New Twitter boss Elon Musk blamed “activists” for a “massive” revenue drop as advertisers continued to back away from the social media platform in the days since the world’s richest man took it over.
“Twitter has had a massive drop in revenue, due to activist groups pressing advertisers, even though nothing has changed with content moderation and we did everything we could to appease the activists,” Musk tweeted Friday morning. “Extremely messed up! They’re trying to destroy free speech in America.”
Musk’s claim that “nothing has changed with content moderation” belies a reported surge in hate speech on the site in the week since he closed the $44 billion buyout he spent months trying to back away from.
And it came days after the so-called “Chief twit” himself posted, then deleted, an unfounded conspiracy theory about the attack on Paul Pelosi, the husband of Speaker of the House Nancy Pelosi.
In addition, Ye, the artist formerly known as Kanye West, saw his account reactivated on late Wednesday after he was suspended prior to the buyout for a series of antisemitic statements. Ye posted multiple tweets in the following hours, largely showing support for suspended New York Net Kyrie Irving, along with oddities like “You can’t be anti-Semite when you know you are a Semite.”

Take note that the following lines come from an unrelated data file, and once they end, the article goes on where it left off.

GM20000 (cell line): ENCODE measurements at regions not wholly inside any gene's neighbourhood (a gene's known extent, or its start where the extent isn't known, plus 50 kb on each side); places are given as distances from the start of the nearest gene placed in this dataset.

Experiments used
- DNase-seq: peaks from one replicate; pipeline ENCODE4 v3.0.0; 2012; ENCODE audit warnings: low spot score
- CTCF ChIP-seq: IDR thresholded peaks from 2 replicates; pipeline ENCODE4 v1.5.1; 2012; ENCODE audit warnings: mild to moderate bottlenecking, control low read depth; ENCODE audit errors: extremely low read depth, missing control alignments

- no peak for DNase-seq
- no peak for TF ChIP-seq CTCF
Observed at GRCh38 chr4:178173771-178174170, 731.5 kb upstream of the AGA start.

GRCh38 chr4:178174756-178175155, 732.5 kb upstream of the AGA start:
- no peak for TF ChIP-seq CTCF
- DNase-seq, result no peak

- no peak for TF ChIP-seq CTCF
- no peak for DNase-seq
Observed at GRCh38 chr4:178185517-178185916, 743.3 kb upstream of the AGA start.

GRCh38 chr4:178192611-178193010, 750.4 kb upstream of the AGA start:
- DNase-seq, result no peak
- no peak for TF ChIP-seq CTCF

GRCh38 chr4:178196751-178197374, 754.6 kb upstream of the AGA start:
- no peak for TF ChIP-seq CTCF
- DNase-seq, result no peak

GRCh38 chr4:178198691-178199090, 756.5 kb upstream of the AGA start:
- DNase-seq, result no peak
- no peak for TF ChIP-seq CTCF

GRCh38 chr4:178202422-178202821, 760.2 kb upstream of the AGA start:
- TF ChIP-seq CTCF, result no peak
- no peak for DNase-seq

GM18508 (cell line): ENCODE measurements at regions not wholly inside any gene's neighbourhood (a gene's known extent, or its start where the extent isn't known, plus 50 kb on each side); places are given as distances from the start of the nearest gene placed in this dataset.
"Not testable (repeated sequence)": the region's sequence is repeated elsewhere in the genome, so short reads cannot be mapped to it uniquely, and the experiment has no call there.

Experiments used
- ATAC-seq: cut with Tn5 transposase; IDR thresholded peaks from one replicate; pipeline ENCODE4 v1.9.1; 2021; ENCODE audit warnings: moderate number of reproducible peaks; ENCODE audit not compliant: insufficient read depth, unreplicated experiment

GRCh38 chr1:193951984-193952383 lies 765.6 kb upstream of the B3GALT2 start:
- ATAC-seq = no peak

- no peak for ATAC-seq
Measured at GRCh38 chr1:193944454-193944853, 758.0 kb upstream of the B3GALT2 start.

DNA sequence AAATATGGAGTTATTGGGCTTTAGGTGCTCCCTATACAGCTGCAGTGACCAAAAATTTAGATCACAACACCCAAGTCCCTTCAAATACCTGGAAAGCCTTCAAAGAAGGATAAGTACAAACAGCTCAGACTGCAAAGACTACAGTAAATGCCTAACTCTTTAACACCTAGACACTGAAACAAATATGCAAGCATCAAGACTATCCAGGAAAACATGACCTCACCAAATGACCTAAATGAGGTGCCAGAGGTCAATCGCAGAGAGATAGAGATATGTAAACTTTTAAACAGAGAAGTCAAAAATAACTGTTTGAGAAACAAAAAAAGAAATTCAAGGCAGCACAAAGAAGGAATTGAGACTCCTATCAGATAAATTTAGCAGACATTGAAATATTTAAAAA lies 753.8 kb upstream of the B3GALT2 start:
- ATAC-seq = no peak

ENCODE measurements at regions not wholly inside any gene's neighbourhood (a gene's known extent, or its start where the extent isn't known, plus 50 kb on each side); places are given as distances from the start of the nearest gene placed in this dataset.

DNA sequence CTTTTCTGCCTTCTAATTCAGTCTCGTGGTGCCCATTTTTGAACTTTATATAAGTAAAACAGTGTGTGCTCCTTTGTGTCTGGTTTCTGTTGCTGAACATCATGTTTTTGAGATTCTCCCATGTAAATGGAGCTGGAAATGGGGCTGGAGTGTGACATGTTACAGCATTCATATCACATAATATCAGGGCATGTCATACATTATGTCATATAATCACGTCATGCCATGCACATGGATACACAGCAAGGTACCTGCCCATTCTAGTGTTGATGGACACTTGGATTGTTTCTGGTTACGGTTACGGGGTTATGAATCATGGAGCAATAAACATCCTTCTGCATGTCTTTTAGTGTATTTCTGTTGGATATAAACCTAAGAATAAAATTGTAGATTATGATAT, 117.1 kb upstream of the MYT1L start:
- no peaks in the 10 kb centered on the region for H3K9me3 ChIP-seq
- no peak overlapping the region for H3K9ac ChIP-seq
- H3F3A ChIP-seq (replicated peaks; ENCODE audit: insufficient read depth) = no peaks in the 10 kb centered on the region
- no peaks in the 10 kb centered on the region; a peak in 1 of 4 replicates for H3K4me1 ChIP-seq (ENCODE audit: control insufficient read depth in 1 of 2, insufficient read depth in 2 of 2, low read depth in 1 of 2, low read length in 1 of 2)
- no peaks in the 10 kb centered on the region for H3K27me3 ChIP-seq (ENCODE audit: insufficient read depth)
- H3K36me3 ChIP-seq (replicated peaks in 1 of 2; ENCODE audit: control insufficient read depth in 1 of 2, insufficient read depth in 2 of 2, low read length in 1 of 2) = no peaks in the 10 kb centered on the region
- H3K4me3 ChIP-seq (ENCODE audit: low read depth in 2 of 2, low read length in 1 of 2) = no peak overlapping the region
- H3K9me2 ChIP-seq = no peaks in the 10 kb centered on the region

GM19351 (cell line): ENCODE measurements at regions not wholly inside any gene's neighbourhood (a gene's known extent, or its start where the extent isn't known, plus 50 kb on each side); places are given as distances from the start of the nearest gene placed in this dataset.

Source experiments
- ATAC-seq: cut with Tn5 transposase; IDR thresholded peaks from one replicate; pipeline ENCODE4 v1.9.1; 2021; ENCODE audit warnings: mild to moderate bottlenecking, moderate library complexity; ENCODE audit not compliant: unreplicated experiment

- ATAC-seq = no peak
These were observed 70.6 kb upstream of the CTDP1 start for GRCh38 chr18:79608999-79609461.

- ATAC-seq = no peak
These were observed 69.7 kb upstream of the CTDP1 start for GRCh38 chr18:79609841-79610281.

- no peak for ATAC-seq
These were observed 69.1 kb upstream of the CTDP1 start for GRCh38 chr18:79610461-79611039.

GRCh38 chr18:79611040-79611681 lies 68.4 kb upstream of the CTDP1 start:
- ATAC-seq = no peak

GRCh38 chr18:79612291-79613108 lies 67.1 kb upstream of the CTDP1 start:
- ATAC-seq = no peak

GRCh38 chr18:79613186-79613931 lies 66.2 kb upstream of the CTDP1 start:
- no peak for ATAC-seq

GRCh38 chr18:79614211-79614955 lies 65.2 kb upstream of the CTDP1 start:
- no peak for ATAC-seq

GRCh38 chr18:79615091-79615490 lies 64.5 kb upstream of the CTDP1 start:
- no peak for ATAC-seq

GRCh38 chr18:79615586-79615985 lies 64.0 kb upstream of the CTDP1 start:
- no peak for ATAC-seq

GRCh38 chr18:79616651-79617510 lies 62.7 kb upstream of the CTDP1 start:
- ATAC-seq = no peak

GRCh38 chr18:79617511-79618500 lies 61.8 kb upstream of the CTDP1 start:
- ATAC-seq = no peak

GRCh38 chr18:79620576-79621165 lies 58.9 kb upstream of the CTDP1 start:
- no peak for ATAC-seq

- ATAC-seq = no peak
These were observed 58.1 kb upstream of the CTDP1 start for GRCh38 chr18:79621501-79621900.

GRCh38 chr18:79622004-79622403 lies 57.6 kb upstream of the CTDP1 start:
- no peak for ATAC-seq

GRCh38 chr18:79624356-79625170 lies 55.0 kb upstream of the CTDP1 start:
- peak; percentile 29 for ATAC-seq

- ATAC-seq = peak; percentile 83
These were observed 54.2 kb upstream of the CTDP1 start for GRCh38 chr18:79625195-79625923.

Twitter is also in the process Friday morning of laying off thousands of staffers, which is expected to result in a massive hit to content moderation.
The revenue drop is difficult to measure at this point, as a host of companies have publicly acknowledged pulling back on ads, but others have likely made similar moves quietly.
Food giants General Mills and Oreo maker Mondelz International were among the latest to join the exodus, The Wall Street Journal reportedalong with pharmaceutical giant Pfizer and Volkwagon’s Audi.
“As always, we will continue to monitor this new direction and evaluate our marketing spend,” a spokeswoman for General Mills, whose brands include Cheerios, Bisquick and Häagen-Dazs, told the Journal. General Motors was among the first companies to pause ads on the platform last week.
Even before Musk took over, Twitter’s ad sales were stumbling. In the second quarter, the then-still public company reported a 1% drop in revenue, coming in nearly 11% below Wall Street expectations.
As he prepared to close the $44 billion deal, Musk said he was buying the platform “to help humanity,” and said that it cannot become a “free-for-all hellscape, where anything can be said with no consequences.”
While he’s toyed with charging for verification and other revenue sources, Musk has acknowledged the need for robust advertising. “It is essential to show Twitter users advertising that is as relevant as possible to their needs,” he said. “Low relevance ads are spam, but highly relevant ads are actually content!”